Alright, I could go for another climb. Legs and Lungs said they were up for it, though they weren't exactly happy about it. Wearily, I ascended back into the sun-blighted levels and followed the lying lying pants-on-fireing exit signs in a fruitless search. Eventually, after many, many circuits around the Multi-level Parking Garage of Doom, I spied the exit lurking in a corner down on level four. Sure, there was no sidewalk, and the exit dumped me directly onto a busy thoroughfare, but I didn't care. I was free! I froggered across the road as best I could and made it to the sidewalk on the other side and I was in heaven. The slope was just right, the walk was smooth, and Testicles offered no objections to a little bit of speed.

I should have known it was too good to be true. About a hundred yards later, the sidewalk ended. The main road was suicide, and I only had once choice. The little side road off to the right that looked like it led into a cemetery.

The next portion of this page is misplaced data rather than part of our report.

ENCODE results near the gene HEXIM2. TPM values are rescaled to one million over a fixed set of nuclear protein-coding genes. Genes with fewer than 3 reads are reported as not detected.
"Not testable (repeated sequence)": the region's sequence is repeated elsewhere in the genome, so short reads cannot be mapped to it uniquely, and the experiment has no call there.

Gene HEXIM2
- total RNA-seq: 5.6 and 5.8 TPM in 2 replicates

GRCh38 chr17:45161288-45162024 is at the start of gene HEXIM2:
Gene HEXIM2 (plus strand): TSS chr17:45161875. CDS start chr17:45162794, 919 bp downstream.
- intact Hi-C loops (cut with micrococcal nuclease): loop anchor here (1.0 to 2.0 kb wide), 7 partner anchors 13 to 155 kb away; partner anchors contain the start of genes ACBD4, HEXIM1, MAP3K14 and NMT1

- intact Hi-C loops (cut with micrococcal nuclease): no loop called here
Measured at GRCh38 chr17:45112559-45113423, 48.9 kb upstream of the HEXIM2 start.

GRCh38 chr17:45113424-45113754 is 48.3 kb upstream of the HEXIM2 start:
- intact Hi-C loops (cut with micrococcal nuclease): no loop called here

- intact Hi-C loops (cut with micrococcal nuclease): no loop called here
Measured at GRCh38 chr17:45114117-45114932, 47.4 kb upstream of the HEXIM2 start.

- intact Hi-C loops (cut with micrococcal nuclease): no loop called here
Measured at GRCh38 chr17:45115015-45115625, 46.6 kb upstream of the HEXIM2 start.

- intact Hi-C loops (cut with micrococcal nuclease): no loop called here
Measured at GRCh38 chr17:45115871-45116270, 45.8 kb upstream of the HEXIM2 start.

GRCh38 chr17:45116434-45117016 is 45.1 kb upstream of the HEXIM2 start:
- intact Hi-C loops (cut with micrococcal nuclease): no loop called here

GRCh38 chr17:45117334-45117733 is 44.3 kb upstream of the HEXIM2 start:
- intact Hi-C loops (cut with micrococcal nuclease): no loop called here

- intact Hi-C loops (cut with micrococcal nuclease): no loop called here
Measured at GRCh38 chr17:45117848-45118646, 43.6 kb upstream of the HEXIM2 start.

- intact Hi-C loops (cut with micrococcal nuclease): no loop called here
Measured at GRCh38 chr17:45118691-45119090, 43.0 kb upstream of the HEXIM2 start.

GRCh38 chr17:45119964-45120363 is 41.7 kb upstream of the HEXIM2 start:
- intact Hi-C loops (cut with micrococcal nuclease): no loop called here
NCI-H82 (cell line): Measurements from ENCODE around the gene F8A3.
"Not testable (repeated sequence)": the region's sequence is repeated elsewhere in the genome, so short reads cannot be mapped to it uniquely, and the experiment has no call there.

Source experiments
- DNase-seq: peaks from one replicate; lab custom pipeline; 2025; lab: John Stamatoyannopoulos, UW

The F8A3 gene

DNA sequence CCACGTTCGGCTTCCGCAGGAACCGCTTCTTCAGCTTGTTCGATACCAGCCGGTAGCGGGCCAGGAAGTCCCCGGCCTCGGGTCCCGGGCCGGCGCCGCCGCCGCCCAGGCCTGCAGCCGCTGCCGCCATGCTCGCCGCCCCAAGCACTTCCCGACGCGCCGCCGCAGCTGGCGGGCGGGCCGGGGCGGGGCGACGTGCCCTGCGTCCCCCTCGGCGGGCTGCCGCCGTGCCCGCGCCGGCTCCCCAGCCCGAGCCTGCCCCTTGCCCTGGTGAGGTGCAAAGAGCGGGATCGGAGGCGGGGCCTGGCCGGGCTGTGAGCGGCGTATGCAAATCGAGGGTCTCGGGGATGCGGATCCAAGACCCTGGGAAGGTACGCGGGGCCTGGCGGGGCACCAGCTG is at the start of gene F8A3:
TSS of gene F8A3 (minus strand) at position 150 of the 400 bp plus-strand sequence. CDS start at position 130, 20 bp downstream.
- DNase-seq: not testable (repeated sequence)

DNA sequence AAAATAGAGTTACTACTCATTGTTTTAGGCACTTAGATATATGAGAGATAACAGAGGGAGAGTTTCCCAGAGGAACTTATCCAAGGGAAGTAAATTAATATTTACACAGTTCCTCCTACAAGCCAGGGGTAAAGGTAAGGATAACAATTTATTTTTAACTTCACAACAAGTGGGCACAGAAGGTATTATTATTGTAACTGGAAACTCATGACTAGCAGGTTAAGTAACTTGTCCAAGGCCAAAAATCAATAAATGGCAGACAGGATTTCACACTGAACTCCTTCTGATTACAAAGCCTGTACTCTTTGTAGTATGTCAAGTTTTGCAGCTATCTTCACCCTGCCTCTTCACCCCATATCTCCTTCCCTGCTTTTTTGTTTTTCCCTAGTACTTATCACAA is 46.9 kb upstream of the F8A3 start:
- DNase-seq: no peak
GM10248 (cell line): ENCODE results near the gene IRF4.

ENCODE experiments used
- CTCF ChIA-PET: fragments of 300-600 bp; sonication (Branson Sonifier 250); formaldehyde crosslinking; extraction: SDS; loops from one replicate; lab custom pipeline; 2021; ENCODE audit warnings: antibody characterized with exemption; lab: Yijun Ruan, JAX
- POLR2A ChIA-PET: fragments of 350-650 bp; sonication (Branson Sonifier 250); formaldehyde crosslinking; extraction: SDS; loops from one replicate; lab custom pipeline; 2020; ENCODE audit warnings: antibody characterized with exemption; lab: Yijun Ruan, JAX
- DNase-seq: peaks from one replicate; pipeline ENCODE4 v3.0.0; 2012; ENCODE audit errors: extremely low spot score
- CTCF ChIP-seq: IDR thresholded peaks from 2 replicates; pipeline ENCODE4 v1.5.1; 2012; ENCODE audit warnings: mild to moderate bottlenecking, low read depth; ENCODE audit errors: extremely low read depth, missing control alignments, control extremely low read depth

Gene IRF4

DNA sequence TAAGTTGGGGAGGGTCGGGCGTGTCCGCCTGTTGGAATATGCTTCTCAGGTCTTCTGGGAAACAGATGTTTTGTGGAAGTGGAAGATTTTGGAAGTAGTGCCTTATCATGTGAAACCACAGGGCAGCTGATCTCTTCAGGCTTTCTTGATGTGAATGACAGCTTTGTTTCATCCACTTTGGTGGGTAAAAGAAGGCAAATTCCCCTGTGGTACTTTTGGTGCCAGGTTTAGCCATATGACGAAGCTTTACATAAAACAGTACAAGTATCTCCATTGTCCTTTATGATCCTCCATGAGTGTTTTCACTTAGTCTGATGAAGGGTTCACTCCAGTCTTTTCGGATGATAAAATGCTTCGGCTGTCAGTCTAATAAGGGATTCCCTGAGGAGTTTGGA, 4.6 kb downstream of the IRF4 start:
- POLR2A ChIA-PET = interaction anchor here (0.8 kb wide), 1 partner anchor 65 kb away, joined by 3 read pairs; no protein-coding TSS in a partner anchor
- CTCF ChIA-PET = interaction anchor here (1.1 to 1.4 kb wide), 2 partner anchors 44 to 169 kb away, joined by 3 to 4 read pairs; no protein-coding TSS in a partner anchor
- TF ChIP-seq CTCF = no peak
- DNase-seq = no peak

Turns out it wasn't a cemetery though, just the rich part of town. I could tell it was the rich part of town because I came across no less than two roundabouts, in a residential area no less! Also, the houses were pretty. It was then, and only then that I learned the lesson that God intended for me to learn from my ill-fated expedition.

"If you had money, then you too could live in the rich part of town, instead of an old, renovated polygamist house that was built in 1904 and is plotting to murder you in no less than seven ways."

I of course had to have the last word and wondered aloud, "Was polygamy still around in 1904? I thought they got rid of it in the late 1800's."

God didn't answer.

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Comments ( 5 )

2923378 I sold my one of those because I couldn't do the maintenance on it. It had a wet-clutch, which meant I had to dismantle half the engine to replace the clutch plates and I wasn't gonna have that.

I want a new one.

I prefer a wet clutch on a bike because they are smoother in operation I find. I miss the 98 Shadow 750 I used to have. Valve jobs were easy on it. Sadly, with my V-Max, valve jobs are more complex, and if I have to replace any shims, that gets expensive. (between $10-$20 a shim, and my engine has 16 valves)

Haha this reminded me of Aragon's style.

Sounds like a great day! I love those kinds of days.